Over the course of their discography, the only consistent thing about Moving Mountains’ sound has been their nature of inconsistency from album to album—and it comes as little surprise that the band’s self-titled release sounds nothing like its predecessors.
Moving Mountains moves away from the post-hardcore vocal style seen in Waves, and into a more melodic indie-rock sound. Gregory Dunn’s grungy voice has become soft and breathy, and the music feels lighter overall, but that isn’t to say that it is any less powerful than previous releases. What it lacks in heavy, energetic moments, it makes up for it in a beautiful combination of soothing instrumentation and powerful lyrics.
The album opens with the slow, simple beat of “Swing Set.” Mixing layers of acoustic and electric guitar along with Dunn’s airy vocals, this opening track is contrasted against the next track, “Burn Pile,” and its energetic chorus. “Hands” displays the band’s impressive command of this new, softer style, managing to be incredibly moving in its simplicity.
“Seasonal” opens with a riff from new guitarist Josh Kirby. This fast-paced tune incorporates a solo from Kirby and an abrupt crashing ending. “Eastern Leaves” then brings it back down with repetitive acoustic strumming, and slow breathy vocals. High-pitched bells add the perfect touch to the lonely and somber feel of the piece. The song seems to be a good summary of the whole album, as it later meshes more intense instrumental and vocal moments with the slow and simple.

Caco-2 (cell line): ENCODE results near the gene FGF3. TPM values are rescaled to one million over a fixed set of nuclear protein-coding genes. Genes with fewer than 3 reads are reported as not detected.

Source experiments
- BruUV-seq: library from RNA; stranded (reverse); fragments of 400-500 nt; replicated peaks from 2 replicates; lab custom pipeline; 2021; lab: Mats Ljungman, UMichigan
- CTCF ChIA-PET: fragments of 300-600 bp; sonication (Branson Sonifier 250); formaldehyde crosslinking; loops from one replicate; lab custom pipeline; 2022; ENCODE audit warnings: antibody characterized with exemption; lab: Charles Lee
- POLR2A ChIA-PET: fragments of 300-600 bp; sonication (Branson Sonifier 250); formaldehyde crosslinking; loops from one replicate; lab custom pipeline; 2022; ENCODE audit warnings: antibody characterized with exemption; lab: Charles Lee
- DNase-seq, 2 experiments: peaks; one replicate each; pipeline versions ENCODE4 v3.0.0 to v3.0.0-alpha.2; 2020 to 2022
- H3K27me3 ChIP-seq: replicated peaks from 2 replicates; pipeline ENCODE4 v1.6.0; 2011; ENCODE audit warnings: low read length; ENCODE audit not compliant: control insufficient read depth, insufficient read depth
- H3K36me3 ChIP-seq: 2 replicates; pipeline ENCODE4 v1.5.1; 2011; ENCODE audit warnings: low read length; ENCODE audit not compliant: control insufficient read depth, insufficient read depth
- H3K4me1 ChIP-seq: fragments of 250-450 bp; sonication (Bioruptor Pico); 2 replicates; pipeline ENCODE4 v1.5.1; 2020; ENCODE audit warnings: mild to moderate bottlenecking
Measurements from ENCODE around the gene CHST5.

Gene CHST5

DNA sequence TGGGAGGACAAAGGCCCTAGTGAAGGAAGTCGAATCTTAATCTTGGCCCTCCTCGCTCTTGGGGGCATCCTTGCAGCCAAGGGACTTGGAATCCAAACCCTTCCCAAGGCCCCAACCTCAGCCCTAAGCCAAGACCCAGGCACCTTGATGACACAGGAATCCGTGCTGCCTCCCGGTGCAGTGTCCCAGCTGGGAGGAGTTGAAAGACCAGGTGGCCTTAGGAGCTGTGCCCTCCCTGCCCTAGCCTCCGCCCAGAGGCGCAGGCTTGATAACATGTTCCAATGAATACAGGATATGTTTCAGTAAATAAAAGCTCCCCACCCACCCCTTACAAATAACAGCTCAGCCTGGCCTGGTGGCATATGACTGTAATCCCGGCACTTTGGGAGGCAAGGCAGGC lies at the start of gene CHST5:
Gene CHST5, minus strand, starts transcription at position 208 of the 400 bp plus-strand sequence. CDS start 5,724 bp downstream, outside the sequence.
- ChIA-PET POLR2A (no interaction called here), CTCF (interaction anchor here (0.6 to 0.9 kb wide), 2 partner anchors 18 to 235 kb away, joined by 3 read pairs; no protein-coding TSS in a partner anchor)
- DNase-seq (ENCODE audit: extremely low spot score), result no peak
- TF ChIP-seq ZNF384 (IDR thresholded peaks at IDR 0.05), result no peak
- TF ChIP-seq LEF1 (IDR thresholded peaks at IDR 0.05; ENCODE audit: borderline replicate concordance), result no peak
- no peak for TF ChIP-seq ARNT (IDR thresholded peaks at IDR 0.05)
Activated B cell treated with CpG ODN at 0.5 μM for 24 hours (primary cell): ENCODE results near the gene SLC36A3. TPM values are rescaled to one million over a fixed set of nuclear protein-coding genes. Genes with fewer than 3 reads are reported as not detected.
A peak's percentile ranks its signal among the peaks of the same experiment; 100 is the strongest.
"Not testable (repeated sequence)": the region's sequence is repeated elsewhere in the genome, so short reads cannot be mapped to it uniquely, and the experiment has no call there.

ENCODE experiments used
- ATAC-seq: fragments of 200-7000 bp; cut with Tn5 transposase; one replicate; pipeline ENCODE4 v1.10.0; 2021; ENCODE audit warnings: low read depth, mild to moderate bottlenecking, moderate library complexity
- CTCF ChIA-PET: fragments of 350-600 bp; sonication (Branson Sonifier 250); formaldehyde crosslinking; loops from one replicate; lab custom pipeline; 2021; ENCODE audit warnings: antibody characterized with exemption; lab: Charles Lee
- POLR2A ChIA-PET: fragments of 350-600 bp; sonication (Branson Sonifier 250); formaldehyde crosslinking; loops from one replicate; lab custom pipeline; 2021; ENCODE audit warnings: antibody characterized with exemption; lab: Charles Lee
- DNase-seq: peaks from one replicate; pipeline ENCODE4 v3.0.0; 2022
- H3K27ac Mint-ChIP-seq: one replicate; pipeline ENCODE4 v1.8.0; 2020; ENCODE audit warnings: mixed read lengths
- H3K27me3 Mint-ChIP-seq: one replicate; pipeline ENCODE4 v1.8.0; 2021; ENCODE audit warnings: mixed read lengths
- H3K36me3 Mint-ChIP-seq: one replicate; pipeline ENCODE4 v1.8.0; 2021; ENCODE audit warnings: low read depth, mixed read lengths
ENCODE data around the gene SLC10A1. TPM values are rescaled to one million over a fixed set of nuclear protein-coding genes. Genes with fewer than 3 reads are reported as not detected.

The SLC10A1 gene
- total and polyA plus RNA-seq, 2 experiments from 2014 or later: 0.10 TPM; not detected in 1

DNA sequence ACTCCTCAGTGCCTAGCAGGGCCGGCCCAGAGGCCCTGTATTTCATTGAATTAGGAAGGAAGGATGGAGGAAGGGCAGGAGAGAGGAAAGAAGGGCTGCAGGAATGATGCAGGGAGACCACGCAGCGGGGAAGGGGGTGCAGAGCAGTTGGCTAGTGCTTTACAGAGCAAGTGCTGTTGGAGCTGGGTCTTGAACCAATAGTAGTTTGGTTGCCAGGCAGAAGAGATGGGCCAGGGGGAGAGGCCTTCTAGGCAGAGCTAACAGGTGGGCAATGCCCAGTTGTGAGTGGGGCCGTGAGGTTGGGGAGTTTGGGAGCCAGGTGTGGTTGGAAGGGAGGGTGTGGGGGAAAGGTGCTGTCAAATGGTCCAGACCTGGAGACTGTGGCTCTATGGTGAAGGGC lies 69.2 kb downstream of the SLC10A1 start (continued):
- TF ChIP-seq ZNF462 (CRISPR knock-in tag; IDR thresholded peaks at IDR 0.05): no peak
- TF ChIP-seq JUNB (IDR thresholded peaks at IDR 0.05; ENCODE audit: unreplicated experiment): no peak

“Hudson” then returns with a wave of crashing guitar and drums. Fast paced and eerie in places, this song may appease fans who preferred the heavier sounds of MovMou’s previous albums.
“Apsides” wraps up the album. It is solemn and drawn out, but its slight build-ups and incorporation of new bell-like guitar sounds completes the album.
Moving Mountains is an experimental band, but what keeps their experiments successful is their honest approach, and this album is no exception. It’s different, but it’s simple and intimate. There is no struggle in accepting that this is a natural progression of their sound.
It remains to be seen whether or not this album is just another step in the band’s development or if Moving Mountains’ experimental progression ends here. With the band’s recent announcement of an “indefinite hiatus” on its website (“These will likely be the last Moving Mountains shows for the foreseeable future… We’re all planning to pursue other artistic endeavors and look forward to sharing those with you.”) the members of Moving Mountains have opened new doors for more unpredictable and experimental reincarnations of their sound than ever before.
– Rachel Doane